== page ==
Irish mayflies under threat of extinction

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Upland Summer Mayfly Ameletus inopinatus (Photo: Stuart Crofts)

A new red list has just been realised by National Parks and Wildlife Service, Northern Ireland Environment Agency and the National Biodiversity Data Centre. It assessed the threat of extinction to all 33 species of Irish mayflies. Six species are assessed as under threat of extinction and two species near threatened.

Mayflies , the oldest of the extant insects, are indicators of the general health of our rivers and lakes. They are susceptible to water pollution because their larvae live on river or lake beds typically for one to two years, growing and molting about 20 times before surfacing as short-lived adults. The insects vary from in length as nymphs from less than 10mm for caenid species to 22mm in the case of the Green Drake Mayfly (Ephemera danica). As adults they have bulging eyes, two pairs of translucent, vein-lined wings and two or three filament-like tails.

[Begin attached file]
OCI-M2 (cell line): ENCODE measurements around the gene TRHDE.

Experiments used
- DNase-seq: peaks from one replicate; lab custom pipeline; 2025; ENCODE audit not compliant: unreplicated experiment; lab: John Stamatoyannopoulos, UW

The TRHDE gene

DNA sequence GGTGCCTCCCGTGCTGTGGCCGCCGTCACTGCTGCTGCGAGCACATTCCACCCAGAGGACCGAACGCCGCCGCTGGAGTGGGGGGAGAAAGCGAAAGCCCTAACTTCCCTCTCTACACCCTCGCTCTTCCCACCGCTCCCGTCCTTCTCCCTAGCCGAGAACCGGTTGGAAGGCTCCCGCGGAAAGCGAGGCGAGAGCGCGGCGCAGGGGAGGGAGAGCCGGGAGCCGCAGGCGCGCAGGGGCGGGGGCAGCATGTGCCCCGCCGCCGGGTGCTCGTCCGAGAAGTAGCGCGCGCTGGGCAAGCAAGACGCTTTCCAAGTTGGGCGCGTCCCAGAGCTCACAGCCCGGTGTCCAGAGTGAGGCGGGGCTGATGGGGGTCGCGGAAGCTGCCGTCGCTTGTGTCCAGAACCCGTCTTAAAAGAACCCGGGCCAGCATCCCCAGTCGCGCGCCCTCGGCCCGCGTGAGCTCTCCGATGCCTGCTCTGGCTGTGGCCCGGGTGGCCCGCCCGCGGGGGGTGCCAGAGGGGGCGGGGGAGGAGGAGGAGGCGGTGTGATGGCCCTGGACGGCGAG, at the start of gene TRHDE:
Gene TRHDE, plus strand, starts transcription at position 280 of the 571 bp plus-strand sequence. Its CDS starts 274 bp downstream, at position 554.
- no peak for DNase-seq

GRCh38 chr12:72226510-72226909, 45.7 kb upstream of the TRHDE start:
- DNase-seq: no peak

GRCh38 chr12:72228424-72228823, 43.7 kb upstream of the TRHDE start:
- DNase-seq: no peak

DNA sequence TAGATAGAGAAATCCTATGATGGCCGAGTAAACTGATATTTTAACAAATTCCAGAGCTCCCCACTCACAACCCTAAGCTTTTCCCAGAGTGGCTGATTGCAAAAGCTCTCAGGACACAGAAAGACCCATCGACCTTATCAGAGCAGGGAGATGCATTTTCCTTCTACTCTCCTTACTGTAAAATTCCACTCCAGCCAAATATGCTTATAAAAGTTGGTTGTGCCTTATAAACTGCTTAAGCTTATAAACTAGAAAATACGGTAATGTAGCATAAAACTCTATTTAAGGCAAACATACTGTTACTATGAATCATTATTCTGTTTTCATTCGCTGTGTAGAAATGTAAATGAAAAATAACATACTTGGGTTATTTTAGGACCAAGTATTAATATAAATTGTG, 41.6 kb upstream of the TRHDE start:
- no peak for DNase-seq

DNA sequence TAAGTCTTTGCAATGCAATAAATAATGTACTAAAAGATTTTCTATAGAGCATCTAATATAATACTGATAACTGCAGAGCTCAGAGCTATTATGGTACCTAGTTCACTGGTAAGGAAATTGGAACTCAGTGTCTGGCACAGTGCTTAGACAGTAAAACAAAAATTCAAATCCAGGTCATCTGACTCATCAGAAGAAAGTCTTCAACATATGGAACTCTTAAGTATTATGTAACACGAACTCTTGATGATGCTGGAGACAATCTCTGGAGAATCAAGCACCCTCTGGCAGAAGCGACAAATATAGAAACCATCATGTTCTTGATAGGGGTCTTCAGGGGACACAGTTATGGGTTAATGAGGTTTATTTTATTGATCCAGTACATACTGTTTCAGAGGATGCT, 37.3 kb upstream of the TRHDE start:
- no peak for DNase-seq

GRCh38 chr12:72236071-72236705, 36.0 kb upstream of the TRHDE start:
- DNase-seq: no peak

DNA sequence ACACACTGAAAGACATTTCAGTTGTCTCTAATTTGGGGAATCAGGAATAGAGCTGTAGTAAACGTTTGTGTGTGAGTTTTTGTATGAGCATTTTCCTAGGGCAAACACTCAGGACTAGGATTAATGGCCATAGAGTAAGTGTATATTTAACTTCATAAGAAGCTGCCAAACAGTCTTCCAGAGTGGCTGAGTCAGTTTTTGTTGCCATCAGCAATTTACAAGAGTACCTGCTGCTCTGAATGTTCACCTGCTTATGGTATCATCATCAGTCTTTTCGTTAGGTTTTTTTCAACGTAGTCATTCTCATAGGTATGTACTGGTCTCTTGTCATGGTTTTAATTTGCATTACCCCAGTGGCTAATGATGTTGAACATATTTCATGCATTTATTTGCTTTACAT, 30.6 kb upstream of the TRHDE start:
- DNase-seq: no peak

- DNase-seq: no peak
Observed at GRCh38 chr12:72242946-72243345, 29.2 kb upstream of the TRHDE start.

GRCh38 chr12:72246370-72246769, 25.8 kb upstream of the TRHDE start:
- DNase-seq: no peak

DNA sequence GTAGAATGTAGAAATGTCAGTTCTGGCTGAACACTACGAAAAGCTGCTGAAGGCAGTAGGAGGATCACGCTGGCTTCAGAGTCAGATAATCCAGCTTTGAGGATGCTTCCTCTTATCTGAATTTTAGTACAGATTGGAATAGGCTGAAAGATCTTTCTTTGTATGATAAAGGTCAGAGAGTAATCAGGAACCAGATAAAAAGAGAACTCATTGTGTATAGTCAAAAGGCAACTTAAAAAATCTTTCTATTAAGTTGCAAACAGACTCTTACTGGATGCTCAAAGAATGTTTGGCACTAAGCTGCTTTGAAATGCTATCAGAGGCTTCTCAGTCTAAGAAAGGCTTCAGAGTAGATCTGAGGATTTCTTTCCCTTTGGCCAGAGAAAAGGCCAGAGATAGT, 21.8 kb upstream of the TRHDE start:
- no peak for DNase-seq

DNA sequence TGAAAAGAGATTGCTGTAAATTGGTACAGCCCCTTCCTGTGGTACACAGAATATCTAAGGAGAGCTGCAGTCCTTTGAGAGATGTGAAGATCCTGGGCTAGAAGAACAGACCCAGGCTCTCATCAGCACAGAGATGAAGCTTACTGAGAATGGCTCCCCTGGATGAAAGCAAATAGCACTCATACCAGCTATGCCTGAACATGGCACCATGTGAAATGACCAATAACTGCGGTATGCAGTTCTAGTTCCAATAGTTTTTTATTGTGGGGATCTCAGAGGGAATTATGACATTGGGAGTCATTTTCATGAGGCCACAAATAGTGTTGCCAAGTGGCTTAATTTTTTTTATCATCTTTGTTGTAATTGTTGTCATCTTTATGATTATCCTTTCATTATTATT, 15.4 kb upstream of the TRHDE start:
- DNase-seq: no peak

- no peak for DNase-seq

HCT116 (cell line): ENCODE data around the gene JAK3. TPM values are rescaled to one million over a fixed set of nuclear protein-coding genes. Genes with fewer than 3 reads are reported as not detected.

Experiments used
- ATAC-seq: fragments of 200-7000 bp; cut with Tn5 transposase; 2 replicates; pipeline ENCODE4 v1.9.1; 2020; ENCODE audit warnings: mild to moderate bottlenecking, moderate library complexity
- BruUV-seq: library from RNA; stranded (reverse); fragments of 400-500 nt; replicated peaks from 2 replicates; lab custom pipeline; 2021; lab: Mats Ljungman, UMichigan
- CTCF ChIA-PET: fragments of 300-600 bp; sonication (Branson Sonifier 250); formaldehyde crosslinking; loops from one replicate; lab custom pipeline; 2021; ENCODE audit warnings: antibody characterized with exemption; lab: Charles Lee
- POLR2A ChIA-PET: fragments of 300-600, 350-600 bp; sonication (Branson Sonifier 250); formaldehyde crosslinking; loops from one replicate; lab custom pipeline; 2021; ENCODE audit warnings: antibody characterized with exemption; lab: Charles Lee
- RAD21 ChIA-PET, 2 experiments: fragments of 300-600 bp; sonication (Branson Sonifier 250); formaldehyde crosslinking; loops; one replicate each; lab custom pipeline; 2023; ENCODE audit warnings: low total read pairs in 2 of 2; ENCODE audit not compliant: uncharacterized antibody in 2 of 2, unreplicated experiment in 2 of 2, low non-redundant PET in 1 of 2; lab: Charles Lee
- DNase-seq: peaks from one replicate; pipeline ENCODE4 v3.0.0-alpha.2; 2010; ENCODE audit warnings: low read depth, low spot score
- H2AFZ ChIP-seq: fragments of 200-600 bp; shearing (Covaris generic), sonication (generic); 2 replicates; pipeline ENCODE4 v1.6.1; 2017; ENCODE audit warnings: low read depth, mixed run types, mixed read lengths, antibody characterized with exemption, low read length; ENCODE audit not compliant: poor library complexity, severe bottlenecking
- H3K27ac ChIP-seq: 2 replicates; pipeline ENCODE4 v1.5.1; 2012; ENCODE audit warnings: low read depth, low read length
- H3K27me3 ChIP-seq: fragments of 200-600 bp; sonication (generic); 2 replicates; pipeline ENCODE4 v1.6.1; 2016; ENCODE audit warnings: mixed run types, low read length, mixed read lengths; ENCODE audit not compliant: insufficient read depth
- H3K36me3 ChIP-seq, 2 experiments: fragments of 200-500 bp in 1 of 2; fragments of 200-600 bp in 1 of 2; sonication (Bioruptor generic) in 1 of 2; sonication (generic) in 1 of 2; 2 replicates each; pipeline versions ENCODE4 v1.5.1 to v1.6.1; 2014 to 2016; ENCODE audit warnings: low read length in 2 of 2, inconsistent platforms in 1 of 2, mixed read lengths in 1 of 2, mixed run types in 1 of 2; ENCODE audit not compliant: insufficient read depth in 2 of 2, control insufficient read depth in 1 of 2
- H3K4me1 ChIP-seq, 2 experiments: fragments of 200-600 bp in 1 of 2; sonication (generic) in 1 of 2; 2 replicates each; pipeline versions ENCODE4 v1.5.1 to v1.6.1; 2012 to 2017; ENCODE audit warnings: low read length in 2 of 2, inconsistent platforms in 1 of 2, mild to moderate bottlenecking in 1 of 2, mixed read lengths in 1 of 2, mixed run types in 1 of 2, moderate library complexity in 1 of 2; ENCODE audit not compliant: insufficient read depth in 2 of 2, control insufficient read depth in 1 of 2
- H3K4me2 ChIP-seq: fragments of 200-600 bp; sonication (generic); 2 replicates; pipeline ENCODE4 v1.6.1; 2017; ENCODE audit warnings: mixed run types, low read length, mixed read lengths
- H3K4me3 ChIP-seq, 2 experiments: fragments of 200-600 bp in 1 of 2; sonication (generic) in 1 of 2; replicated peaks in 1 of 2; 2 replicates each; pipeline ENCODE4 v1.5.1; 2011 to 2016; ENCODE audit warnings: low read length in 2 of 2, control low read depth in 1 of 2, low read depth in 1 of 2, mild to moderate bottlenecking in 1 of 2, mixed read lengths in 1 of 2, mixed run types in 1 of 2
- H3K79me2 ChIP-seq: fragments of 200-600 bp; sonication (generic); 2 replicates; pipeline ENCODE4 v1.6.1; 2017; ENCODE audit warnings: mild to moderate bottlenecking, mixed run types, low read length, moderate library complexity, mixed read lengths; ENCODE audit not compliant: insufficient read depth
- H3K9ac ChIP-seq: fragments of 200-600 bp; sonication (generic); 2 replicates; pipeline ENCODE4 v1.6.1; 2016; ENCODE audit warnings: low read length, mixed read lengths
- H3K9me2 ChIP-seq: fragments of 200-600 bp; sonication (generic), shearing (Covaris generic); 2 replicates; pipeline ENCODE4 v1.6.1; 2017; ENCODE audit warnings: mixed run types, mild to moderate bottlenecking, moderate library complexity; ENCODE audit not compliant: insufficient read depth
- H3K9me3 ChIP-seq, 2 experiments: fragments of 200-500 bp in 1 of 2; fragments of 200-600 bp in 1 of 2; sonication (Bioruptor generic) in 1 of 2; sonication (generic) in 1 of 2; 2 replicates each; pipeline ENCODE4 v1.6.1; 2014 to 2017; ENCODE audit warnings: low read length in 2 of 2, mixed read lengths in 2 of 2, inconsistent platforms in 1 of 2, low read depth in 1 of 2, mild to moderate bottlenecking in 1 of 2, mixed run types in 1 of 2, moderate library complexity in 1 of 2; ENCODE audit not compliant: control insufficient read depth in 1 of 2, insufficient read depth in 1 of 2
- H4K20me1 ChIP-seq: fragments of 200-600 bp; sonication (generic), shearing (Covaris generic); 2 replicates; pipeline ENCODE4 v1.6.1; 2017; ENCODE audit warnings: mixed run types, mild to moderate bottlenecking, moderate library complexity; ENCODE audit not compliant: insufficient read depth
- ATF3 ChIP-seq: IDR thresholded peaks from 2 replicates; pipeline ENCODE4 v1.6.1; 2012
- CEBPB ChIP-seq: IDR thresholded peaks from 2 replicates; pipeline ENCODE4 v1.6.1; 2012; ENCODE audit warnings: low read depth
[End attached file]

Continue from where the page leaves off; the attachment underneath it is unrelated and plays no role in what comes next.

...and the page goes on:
Mayflies tend to hatch and swarm one or three times a year, from April to as late as November for some species Once hatched and aloft in dancing swarms, the males seize females and mate on the run. The male promptly dies. Each female drops thousands of eggs into the river and then dies, too. Along with stoneflies and caddisflies, mayflies are a very important component of many fish species’ diet.

Dr. Mary Kelly-Quinn, the main author of the list, said “water pollution is the key threat to the species listed. The implementation of the objectives of the Water Framework Directive, however, should bring about improvement in water quality and help stem losses in aquatic biodiversity. In the interim the listed species should be prioritized for regular monitoring”.  Anglers and those who frequent rivers and lakes could help in this effort.

The red list is available online here.